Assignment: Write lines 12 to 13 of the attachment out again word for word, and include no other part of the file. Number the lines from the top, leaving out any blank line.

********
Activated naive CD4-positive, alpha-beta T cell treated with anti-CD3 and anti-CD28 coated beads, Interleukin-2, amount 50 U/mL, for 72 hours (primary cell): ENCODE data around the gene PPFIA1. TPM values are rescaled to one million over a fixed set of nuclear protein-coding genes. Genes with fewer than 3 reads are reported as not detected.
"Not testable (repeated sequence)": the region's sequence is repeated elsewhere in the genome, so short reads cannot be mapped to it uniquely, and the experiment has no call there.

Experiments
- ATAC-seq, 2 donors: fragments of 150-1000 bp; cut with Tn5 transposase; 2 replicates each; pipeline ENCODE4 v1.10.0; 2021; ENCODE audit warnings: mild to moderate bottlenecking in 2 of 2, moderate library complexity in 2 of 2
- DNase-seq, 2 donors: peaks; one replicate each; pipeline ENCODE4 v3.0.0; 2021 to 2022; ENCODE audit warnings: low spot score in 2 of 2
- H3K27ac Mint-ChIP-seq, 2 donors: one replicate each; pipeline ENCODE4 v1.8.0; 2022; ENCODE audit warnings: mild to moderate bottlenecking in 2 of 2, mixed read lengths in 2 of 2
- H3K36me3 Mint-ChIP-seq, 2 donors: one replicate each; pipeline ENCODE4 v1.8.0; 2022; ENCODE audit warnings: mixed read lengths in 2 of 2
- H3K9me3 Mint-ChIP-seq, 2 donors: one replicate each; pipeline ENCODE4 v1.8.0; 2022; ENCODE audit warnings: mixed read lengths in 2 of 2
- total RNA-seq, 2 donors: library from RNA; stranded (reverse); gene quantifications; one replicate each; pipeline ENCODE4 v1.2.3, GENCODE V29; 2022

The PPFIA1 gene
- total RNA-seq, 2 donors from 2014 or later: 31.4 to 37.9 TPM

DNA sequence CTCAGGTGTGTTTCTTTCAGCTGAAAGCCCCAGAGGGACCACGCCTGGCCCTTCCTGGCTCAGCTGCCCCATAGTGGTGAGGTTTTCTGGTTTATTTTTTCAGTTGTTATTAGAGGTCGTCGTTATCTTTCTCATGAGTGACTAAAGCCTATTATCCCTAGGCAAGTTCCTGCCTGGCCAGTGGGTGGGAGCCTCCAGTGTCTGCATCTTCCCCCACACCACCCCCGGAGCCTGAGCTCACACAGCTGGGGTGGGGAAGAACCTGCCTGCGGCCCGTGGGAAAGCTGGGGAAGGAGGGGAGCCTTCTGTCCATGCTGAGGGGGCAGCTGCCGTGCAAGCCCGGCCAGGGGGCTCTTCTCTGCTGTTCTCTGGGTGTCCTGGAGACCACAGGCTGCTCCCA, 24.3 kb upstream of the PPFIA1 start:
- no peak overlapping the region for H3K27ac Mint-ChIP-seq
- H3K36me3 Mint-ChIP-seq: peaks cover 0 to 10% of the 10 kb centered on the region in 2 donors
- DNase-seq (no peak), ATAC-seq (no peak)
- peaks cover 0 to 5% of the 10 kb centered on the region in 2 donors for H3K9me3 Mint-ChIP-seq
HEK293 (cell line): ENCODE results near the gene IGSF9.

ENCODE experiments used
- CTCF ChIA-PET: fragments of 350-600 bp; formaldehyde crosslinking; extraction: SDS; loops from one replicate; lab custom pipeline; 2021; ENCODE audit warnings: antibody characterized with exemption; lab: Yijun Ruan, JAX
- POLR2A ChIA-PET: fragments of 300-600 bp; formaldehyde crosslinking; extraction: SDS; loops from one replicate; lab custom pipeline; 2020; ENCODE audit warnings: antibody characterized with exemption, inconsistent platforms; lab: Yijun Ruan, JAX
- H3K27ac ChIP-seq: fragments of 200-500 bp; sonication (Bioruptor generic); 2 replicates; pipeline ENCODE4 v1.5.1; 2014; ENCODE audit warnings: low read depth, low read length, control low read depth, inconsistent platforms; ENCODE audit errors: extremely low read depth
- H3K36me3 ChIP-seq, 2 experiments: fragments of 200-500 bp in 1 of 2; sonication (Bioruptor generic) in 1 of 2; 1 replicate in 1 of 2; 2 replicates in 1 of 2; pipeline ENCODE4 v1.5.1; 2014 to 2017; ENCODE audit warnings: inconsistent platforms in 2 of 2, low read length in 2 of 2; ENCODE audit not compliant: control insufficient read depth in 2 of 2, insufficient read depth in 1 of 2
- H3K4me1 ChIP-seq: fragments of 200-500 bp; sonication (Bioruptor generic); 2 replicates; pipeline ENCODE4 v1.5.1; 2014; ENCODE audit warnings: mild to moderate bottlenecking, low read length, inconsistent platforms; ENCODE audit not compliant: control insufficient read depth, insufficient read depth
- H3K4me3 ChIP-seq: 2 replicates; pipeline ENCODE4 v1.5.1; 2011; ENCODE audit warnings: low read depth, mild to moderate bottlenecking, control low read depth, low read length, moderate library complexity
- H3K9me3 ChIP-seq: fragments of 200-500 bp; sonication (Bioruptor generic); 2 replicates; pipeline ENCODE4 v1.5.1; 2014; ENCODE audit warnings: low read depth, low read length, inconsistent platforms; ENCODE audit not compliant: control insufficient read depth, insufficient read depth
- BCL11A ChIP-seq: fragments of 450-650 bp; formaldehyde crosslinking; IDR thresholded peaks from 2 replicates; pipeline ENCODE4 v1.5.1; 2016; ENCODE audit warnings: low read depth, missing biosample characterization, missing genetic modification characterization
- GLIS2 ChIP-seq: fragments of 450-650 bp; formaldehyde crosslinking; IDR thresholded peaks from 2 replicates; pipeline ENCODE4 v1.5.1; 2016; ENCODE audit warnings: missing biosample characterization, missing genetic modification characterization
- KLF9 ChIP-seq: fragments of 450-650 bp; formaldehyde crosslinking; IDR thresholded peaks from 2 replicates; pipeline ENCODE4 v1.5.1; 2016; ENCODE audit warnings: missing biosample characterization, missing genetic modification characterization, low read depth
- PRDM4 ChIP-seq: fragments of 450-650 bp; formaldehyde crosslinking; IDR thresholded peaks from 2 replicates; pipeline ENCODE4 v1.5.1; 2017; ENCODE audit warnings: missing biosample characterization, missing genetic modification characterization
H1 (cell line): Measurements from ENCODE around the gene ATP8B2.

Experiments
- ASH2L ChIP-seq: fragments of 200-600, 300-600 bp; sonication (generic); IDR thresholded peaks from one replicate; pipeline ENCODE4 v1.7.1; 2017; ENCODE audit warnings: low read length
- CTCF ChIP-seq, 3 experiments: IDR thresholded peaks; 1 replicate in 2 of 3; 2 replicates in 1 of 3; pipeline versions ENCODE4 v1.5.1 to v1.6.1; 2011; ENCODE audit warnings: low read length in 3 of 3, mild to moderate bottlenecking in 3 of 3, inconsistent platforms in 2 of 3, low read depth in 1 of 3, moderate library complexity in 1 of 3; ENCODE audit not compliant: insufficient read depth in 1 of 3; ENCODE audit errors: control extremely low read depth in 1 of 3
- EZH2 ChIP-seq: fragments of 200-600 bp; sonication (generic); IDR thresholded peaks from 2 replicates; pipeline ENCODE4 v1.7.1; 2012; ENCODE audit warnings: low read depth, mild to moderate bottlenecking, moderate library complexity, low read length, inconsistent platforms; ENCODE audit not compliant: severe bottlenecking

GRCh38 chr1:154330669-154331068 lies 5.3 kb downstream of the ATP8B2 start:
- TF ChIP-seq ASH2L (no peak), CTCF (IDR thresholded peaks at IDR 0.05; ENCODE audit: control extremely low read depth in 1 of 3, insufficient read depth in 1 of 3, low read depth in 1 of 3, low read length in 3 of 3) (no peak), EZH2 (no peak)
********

DNA sequence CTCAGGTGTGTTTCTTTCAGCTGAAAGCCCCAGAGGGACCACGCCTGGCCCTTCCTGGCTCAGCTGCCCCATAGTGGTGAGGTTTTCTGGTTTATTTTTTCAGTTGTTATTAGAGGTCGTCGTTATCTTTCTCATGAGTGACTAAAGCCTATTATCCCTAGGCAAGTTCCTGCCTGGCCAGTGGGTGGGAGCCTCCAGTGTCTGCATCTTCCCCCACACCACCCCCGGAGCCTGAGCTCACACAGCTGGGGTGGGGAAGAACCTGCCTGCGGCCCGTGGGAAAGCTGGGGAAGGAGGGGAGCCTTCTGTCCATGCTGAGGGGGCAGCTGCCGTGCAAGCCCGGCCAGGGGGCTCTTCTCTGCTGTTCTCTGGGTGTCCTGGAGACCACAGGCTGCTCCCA, 24.3 kb upstream of the PPFIA1 start:
- no peak overlapping the region for H3K27ac Mint-ChIP-seq